Adding stabilizer to a full tank is important since it reduces air space in the tank and keeps the bare metal submerged so it doesn’t rust. It also means you’ve got the bike’s full range at your disposal once it’s warm enough to ride again.

Not all devices are suitable for long-term battery care. On the left, an old-school constant-rate "trickle" charger. On the right, a modern "smart" charger that cycles on and off as needed. Photo by Spenser Robert.

Hook up your battery to life support

The next most likely thing to take a dump when your bike gets parked is the battery. Most motorcycles rely on lead-acid batteries, and they have the unfortunate tendency to self discharge when dormant. As the battery is bleeding off voltage, the cells are beginning to sprout lead sulfate crystals.

Sulfation is a normal part of the chemical process that turns lead, lead oxide, and sulphuric acid into electricity, but the crystals usually get dissolved once the bike is running and current is flowing into the battery. If your bike sits long enough, the sulfation may get so extensive that the battery can’t be revived.

Luckily, it’s easy to avoid an unresponsive starter button, a useless brick of hazardous waste, and the $100 cost of a new battery. Connecting the battery to a smart charger, also known as a maintainer, float charger, or tender, will keep it properly charged and keep sulfation at bay. And if you keep a lead attached to your battery, plugging in the tender is super easy.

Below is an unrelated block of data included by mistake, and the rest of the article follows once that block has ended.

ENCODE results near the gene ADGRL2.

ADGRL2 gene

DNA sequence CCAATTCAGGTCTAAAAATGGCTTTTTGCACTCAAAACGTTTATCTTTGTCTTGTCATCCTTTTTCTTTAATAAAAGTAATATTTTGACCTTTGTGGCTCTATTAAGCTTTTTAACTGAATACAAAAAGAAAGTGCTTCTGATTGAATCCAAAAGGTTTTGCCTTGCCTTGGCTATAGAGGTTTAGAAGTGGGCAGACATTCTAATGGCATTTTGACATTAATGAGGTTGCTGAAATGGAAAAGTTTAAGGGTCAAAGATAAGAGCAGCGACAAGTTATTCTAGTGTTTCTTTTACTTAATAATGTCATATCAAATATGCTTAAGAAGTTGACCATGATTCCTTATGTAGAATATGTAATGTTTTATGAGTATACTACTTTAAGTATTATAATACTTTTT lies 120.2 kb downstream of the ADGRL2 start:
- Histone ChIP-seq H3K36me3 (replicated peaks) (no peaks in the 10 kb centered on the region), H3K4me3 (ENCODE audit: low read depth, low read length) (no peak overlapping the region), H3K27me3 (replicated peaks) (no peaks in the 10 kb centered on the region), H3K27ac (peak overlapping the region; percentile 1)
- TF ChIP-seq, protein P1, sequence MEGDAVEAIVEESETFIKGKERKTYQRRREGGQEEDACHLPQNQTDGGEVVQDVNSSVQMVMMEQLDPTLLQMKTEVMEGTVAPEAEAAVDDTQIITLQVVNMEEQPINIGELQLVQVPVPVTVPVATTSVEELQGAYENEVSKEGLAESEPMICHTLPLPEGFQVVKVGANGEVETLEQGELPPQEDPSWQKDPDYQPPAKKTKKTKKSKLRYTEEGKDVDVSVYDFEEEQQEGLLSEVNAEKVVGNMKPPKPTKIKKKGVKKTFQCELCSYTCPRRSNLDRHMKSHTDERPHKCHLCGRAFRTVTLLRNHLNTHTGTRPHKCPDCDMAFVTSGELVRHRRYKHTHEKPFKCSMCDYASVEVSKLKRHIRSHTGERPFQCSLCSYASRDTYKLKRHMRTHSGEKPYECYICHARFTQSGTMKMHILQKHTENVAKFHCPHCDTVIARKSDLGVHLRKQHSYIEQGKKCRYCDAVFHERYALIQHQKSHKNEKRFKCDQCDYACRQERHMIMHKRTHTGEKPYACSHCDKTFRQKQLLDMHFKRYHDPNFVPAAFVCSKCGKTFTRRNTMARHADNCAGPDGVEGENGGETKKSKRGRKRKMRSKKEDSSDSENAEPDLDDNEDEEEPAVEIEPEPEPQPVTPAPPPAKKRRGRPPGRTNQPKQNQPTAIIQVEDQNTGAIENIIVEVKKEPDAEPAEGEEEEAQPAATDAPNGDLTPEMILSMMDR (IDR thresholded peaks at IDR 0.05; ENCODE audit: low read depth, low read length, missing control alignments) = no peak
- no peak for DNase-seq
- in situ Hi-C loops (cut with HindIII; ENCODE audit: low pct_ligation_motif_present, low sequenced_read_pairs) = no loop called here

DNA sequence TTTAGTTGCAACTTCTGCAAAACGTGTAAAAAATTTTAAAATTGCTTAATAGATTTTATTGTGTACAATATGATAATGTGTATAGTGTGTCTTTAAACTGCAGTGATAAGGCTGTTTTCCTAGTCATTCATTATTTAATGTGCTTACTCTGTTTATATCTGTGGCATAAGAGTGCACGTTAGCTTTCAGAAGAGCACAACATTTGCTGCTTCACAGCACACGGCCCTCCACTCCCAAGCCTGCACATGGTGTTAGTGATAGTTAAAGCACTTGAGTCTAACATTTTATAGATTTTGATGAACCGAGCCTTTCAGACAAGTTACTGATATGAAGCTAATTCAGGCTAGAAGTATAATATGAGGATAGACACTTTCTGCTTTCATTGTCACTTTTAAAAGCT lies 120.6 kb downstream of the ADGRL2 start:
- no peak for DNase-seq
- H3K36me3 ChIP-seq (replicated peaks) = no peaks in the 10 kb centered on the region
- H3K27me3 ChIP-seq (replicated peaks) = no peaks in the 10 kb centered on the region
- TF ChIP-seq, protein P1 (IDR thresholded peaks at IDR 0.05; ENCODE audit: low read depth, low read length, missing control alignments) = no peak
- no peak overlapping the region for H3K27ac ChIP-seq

Keep in mind, not all chargers are suitable for long-term storage. It’s important to use one that turns off once the battery is charged and only feeds current when needed. Old-school, constant-rate chargers and trickle chargers kick out a nonstop flow of electrons, so they’ll overcharge your cells if left plugged in. If that’s the kind of charger you have, you’re best off connecting it to the battery for a few hours once a month. If you don’t have power where you’re storing your bike, pull the battery out so you can take it inside and hook it up to life support.

Anatomy of a dead battery. Sulfation is normal, but it usually gets reversed when the bike is running and current is flowing back into the battery. Photo by Spenser Robert.

And, if your bike uses a modern li-ion battery, you’ve got it easy. The self-discharge rate of li-ion is so low that all you need to do is disconnect the negative battery terminal. No maintainer required.

In case you’re wondering, starting your bike regularly to “push fluids around and charge the battery” is not a good idea. For starters, startup is when your engine is most susceptible to wear (especially if it’s ultra cold), and running the bike introduces moisture (it’s a byproduct of combustion) to the engine oil and exhaust internals that’ll linger unless you run the bike long enough to get it up to operating temperature.